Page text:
日本抗疫在中国赢得支持，预示双边关系改善！Japan’s coronavirus support wins praise in China, showing further signs of improving relations
Japan’s coronavirus support wins praise in China, showing further signs of improving relations
Reports of Japanese goodwill towards China as it struggles to contain the coronavirus outbreak have been widely shared online and in state media
The widespread praise appears to be another sign of warming relations between the neighbours, which have a long history of uneasy bilateral ties
来源（Source）：南华早报（South China Morning Post)
A Japanese girl in Tokyo wearing a red Chinese cheongsam bows deeply to passers-by with a donation box in hands to raise money to help Chinese affected by the coronavirus. Photo: Xinhua
Japan’s support for China as it battles to contain the new coronavirus outbreak is winning it praise online and from the government in a further sign of warming relations between the two neighbours.
The pneumonia-like illness, which causes a disease officially known as Covid-19, has so far killed more than 1,800 people and infected over 70,000 in the mainland since it spread from the central Chinese city of Wuhan in late December.
In stark contrast to some of the criticism Beijing has directed at the United States, Japan – a wartime occupier with which China has bitter historical disputes – has been thanked by social media users and state-run news outlets, including Xinhua, the People’s Daily and even fiery nationalist newspaper the Global Times.
Photos and video have appeared online reporting Japanese girls fundraising for Wuhan, banners bearing well wishes for China, and news that every parliamentarian from the ruling Liberal Democratic Party would donate 5,000 yen (US$45) from their monthly salary to help.
Reports that Japanese cities have supplied masks, goggles and protective clothing to sister prefectures in China have been particularly popular, attracting millions of shares and tens of thousands of likes.
“Like most of my friends, my favourite story is that many local governments and NGOs in Japan have donated masks to Chinese, and encouraged us with many ancient Chinese poems depicting the long-lasting friendship between China and Japan,” said Qiu Ruifa, a white-collar worker from Guangzhou in southern China.
“I and many of my friends can’t help but share these ancient poems in our WeChat circle.”
Liu Huilan, who lives in Shenzhen, just over the border from Hong Kong, said she “definitely felt the goodwill” from Japan.
“It’s so easy and regular to see these kinds of articles that the Japanese government and people are taking quick and positive action to help Chinese,” said Liu, who works as an operation manager.
Japan is truly outstanding, in contrast with other news like Taiwan’s export control on masks and the US taking the lead to bar entry for most foreign nationals who had recently visited China
“I think this may be the [Chinese] government’s attempt to promote the two countres’ relations. But Japan is truly outstanding, in contrast with other news like Taiwan’s export control on masks and the US taking the lead to bar entry for most foreign nationals who had recently visited China.”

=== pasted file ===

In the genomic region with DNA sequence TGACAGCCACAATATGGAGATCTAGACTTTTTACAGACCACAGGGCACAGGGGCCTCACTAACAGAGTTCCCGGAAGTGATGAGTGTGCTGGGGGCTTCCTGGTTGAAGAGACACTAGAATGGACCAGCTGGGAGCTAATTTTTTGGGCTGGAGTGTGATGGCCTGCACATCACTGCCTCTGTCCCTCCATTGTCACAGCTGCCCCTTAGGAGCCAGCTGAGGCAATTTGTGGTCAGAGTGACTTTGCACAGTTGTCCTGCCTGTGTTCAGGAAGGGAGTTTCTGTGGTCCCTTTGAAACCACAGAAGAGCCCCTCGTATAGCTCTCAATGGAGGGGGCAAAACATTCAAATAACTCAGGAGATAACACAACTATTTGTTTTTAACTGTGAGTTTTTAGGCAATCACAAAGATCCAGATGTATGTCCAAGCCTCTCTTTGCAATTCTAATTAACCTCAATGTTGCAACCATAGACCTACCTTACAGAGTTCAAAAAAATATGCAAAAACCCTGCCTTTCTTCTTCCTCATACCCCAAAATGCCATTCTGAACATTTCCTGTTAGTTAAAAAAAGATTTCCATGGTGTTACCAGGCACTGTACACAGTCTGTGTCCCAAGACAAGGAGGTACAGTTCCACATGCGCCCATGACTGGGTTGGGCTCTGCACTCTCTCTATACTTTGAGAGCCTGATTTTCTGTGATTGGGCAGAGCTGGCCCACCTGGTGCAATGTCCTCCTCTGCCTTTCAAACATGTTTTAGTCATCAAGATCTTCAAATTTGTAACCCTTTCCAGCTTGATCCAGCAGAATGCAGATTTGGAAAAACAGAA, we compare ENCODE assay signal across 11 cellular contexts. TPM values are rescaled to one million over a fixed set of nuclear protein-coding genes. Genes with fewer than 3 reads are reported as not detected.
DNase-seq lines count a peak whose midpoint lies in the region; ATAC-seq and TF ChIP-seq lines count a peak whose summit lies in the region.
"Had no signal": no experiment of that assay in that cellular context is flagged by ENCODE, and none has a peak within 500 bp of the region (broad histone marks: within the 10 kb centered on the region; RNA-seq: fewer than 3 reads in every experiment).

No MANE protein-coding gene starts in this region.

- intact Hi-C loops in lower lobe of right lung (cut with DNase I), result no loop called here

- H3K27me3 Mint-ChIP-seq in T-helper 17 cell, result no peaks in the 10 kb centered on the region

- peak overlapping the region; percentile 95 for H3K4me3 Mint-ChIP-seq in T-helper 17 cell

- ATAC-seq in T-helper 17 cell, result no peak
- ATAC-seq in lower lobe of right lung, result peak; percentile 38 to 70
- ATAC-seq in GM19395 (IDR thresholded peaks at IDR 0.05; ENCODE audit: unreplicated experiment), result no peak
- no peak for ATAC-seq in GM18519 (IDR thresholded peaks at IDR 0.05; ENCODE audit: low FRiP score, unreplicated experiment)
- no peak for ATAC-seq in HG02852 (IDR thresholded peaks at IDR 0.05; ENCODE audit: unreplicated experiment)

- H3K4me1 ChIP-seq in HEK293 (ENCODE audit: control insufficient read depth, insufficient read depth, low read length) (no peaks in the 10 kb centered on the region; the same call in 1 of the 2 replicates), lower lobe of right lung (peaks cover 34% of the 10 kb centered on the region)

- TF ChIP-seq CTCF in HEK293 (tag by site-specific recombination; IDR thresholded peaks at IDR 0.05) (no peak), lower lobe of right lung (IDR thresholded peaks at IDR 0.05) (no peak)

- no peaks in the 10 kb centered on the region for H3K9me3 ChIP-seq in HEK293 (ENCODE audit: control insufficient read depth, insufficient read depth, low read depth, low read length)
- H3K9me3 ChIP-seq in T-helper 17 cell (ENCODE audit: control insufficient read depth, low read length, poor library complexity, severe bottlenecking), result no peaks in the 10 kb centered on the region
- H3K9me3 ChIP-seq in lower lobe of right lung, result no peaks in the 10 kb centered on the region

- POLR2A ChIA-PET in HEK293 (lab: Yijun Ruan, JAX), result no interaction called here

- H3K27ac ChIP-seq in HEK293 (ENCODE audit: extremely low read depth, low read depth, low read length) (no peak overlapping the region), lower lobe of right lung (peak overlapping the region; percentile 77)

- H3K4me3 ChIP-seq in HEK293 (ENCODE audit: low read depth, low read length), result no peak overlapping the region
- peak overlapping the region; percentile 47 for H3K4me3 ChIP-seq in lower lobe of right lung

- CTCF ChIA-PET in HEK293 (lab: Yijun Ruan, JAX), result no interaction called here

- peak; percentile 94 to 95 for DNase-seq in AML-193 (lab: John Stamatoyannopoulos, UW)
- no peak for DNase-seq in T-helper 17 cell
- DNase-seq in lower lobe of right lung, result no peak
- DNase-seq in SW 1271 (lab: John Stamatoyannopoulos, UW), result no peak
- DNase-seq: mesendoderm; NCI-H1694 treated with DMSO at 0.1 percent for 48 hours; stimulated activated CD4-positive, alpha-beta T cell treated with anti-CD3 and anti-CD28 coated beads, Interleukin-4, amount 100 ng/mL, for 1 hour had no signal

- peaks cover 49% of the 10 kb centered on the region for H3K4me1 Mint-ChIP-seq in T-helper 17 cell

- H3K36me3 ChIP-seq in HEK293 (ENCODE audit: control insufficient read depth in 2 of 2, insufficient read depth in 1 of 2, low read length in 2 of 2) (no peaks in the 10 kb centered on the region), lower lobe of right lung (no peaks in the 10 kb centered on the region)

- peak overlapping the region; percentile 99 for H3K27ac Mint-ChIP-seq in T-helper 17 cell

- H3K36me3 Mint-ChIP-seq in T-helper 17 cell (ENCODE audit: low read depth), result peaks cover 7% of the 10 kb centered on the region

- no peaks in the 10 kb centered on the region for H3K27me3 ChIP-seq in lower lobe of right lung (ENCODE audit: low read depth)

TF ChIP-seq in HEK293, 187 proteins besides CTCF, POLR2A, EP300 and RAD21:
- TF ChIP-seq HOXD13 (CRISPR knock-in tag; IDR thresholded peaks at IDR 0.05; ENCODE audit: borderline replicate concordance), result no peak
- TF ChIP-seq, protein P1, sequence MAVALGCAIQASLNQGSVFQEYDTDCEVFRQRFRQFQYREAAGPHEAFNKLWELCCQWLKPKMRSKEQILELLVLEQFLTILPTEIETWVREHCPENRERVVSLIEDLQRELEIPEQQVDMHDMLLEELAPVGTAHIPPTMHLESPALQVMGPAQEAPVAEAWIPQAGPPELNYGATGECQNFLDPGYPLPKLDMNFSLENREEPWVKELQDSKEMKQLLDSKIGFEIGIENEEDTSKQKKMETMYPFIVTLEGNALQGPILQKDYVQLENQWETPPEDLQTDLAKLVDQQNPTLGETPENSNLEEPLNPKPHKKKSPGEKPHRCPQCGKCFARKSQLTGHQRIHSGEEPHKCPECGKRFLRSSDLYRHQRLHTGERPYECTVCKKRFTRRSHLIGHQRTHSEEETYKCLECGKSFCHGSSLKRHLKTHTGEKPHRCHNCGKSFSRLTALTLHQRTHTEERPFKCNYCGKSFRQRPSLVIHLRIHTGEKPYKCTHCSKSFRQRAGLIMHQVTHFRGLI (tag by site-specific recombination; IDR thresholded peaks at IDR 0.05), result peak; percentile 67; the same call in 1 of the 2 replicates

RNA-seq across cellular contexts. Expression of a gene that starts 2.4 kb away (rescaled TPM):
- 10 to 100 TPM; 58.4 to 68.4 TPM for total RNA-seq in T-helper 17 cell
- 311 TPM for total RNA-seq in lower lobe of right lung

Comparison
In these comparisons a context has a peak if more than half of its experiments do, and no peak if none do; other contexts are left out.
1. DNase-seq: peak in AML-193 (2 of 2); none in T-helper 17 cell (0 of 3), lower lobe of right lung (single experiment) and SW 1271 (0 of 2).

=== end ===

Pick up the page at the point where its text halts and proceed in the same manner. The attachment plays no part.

China and Japan, the world's second and third-largest economies, have long had uneasy bilateral ties. Many Chinese believe Japan has not adequately acknowledged the extent of its brutal WWII occupation of the country, while China's growing assertiveness, including claims to disputed islands in the East China Sea, has ratcheted up territorial tensions.
The rocky relationship, often fanned by nationalist movements in each country, is further complicated by the close trading ties between Asia's two largest economies.
But with Chinese tourism to Japan hitting new highs last year, and this latest round of epidemic-related propaganda, Japan is building a reputation as a good neighbour and has won the hearts of many Chinese.
Earlier this month, China’s foreign ministry spokeswoman Hua Chunying said she was “deeply touched” by Japan’s support since the outbreak began, after hitting out at Washington for “spreading fear” with its restrictions on travellers from China.
Japan and China agreed on Saturday to continue preparations for a state visit by President Xi Jinping in April, despite speculation the trip may be postponed as Beijing struggles to contain the coronavirus outbreak. The last Chinese leader to visit was president Hu Jintao in May 2008.
Beijing resident Frank Cui, who lived in Japan for years but now runs a tech consulting firm linking Chinese companies and talent with the rest of Asia, said the governments of both countries were willing to seize the opportunity to promote friendship and cooperation.
“This is actually an extension of the improvement in Sino-Japanese relations over the past two years,” Cui said. “The [good] impression of Japan has been increasing … and Japanese culture and social governance are becoming more and more popular and respected among the Chinese middle class.”
Japanese people have often encountered natural disasters, so they have strong empathy for other people suffering disasters
Once the epidemic is brought under control, Cui predicted there would be a boom in Chinese tourism, investment, trade and study in Japan.
Jenny Tao, a Chinese citizen living in Japan’s northern Hokkaido prefecture, said she had seen first hand the support for China.
“Japanese people have often encountered natural disasters, so they have strong empathy for other people suffering disasters,” she said.
Tao said China could also learn from Japan’s long history of dealing with crises: “The whole of society forms a mature and complete emergency system. In this regard, the gap between China is very far.”
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